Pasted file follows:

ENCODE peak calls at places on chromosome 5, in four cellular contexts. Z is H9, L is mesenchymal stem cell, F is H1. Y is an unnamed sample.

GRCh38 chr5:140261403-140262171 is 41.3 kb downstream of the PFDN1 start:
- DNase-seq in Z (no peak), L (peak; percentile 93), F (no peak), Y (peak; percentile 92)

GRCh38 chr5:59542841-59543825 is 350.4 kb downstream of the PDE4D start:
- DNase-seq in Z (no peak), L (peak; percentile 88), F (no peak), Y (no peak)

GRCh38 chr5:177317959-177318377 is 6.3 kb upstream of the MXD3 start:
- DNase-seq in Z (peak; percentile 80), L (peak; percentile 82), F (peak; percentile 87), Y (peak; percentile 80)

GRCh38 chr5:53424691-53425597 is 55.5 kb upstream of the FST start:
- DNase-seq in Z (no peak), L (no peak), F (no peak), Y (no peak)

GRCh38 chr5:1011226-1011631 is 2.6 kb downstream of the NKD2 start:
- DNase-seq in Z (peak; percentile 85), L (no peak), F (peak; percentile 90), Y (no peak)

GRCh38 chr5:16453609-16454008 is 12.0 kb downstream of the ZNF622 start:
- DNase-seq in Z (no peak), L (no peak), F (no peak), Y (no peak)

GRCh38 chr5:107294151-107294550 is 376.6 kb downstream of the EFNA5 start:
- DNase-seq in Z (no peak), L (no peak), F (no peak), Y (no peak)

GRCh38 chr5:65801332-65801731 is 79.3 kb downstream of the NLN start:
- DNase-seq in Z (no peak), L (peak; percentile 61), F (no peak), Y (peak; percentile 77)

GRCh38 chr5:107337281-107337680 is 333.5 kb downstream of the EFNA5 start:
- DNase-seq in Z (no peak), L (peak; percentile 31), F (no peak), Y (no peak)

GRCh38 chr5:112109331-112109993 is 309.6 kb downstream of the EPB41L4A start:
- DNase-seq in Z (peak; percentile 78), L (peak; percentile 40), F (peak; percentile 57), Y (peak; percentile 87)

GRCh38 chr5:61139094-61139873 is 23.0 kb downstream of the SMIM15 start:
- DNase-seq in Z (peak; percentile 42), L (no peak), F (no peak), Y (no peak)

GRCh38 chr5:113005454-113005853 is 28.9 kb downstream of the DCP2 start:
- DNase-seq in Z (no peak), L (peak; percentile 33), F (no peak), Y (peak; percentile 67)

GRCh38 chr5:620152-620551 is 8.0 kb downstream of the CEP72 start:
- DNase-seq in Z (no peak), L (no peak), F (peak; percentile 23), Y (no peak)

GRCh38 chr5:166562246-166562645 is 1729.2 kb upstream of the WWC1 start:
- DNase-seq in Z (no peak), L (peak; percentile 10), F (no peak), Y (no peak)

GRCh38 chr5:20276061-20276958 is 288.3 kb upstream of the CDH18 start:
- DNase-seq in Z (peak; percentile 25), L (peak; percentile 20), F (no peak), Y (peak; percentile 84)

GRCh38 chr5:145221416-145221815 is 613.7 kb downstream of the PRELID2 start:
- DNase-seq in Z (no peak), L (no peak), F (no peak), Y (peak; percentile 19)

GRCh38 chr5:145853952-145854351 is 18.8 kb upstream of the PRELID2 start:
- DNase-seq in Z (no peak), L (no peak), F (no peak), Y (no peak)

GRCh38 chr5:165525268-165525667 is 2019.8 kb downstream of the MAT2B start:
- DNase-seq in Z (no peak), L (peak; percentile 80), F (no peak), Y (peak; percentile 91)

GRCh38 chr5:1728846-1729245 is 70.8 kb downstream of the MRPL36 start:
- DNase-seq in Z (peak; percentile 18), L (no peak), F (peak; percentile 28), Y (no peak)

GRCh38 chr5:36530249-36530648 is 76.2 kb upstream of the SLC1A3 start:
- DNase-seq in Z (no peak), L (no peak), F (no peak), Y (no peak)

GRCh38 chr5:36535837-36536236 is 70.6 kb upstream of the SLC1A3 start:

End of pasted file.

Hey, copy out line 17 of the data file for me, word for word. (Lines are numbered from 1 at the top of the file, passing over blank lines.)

- DNase-seq in Z (no peak), L (peak; percentile 61), F (no peak), Y (peak; percentile 77)